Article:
Question about Hobart D300 Stand Mixer

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We have a Hobart D-300 mixer, and want it to run in both directions. How can we modify the gearbox so that the mixer can be rotated in the opposite direction to the normal direction without damaging the brass gear? BTW We are using the mixer for a laboratory experiment.

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  • gary_sroka Sep 29, 2010

    I need this mixer to run in both directions for my experiment to work. It will operate under medium loading. I understand that there will be an axial thrust on the first stage of the gearbox. Can I just install a thrust bearing on top to keep the shaft in place? Or is there something else that I am missing? I need to operate the mixer at low speed only, and if it only lasts for one half of its expected life, I would be satisfied.

  • gary_sroka Sep 29, 2010

    I know how to reverse the electrical to run the motor in reverse. I am concerned with damaging the gearbox since the manual specifies that the mixer must be run in the proper direction. Therefore, I need to know why the gearbox will be damaged if inreverse the direction, and how can I modify the gearbox so that the damage will not occur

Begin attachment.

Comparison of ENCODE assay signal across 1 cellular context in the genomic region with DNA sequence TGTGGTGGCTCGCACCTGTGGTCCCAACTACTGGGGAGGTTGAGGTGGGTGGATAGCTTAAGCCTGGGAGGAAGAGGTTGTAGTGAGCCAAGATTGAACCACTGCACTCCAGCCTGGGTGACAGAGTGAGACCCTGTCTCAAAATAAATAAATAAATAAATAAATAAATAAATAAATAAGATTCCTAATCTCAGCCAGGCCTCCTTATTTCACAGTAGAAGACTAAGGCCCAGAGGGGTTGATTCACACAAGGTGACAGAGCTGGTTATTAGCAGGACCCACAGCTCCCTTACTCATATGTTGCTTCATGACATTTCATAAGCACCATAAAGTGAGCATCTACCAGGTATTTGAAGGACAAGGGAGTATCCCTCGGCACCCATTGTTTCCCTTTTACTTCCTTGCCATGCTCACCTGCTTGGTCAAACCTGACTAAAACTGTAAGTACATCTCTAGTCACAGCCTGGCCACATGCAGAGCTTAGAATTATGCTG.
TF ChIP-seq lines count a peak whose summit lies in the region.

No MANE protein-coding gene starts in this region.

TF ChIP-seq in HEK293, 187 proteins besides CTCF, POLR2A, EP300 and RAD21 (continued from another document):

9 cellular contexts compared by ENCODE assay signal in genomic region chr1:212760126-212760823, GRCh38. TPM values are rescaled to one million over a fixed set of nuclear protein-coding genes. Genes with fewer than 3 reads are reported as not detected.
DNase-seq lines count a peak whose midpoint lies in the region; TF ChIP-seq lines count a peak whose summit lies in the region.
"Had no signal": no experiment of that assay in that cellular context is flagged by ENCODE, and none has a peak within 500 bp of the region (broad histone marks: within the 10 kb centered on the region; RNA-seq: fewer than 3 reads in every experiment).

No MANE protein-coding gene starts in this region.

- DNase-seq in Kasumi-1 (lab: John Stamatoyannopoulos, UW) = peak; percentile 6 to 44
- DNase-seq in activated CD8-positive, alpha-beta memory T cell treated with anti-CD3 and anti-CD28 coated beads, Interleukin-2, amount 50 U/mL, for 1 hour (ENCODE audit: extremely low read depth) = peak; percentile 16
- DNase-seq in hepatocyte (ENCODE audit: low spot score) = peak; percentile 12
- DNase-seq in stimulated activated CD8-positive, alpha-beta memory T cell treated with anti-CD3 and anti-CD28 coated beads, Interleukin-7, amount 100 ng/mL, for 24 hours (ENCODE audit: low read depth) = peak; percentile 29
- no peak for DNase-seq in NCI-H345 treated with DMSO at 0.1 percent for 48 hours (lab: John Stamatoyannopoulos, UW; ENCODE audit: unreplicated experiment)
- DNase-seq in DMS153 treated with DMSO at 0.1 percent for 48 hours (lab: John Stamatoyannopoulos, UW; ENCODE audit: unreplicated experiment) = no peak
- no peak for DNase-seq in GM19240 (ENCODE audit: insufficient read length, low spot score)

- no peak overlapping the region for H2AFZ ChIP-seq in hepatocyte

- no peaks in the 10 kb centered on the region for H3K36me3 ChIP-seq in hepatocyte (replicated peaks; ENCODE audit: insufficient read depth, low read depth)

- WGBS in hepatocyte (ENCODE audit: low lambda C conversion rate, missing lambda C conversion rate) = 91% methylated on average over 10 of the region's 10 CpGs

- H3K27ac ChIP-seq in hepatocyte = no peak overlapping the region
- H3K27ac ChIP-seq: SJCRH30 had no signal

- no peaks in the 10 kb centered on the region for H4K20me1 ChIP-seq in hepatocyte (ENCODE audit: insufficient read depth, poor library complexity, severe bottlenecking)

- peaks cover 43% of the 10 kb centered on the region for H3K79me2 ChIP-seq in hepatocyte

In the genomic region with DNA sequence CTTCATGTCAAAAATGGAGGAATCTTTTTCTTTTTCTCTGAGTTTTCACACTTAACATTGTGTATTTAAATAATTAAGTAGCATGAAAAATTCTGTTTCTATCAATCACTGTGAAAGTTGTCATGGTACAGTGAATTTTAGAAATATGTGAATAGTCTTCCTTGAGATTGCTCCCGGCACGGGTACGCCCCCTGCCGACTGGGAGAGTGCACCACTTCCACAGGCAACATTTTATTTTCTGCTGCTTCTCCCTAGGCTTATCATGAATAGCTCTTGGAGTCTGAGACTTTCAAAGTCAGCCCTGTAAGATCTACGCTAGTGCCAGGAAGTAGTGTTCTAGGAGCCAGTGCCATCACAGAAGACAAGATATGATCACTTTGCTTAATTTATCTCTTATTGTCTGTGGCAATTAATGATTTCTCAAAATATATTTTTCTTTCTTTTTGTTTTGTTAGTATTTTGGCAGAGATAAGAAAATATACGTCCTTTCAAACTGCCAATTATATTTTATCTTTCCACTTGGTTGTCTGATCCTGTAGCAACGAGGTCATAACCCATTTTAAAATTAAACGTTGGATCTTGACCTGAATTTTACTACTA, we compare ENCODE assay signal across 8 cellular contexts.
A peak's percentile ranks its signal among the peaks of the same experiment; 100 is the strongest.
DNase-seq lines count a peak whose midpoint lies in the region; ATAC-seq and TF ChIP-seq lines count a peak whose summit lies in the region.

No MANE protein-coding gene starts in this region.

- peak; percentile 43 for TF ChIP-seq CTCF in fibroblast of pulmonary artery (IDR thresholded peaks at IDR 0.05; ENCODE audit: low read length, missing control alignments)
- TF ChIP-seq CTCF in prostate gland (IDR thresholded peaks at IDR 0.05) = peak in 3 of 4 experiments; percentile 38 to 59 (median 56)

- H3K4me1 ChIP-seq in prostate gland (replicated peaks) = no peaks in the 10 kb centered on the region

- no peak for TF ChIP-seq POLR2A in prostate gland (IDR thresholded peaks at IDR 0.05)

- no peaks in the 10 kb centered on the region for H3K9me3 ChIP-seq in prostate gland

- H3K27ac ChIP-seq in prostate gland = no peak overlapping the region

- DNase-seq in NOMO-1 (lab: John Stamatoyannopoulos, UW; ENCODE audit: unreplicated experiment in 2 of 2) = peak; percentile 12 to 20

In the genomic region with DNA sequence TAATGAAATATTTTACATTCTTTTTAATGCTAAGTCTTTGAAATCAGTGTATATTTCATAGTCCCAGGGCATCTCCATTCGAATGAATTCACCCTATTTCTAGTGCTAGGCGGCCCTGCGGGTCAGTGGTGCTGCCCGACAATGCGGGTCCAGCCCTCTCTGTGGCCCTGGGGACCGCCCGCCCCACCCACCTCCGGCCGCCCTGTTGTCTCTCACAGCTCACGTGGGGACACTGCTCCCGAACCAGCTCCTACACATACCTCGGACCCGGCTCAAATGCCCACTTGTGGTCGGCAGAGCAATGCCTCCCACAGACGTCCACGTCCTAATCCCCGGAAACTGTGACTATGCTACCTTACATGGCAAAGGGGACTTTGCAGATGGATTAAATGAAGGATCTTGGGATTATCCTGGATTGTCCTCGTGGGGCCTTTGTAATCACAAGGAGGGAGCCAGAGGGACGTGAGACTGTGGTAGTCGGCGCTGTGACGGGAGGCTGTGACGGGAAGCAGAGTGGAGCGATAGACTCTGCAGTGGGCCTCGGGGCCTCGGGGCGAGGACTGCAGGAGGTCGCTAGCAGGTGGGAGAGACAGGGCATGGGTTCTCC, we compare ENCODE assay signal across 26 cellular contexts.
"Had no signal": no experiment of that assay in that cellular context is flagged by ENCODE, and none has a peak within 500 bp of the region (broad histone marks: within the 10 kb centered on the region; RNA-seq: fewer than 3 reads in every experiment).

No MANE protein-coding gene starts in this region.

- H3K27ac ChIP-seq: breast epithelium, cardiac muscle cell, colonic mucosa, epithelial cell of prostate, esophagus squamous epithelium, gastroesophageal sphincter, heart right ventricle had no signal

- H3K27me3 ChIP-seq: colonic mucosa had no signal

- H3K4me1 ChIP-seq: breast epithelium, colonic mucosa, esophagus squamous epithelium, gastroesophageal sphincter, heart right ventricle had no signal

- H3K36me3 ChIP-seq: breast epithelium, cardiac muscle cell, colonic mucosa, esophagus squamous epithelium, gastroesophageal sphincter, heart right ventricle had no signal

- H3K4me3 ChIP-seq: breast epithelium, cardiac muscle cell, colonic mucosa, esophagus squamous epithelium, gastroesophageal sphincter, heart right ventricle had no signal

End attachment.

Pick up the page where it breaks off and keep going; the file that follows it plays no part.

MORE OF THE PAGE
• gary_sroka Sep 30, 2010

    Again, the mixer is connected to a 220v supply whereby the rotation of the motor can be easily reversed. The problem is that when the mixer is reversed the axial thrust on the brass gear that meshes with the worm gear is up instead of down. Under load, the shaft and/or brass gear will move upward damaging the brass gear. I am working on solving this problem, but need assurance that there is not something else that will present a problem

  • gary_sroka Sep 30, 2010

    Please read my. Omments before responding. This is not a question a out how to make the motor run in the reverse direction. I need to know why the gearbox itself will be damaged when run in the reverse direction. Is it only the fact that the axial force on the shaft that holds the brass gear will be reversed. Or is there something else that I am overlooking. Is there a chance that the worm gear that meshes with the brass gear cannot carry the load when the motor is run in the opposite direction?

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The gearing is degreed so if it ran in a reversed mode the gears will bind in a small amount of time. That could lead into a expensive repair. Best to leave it run as it was designed to be ran

Posted on Oct 01, 2010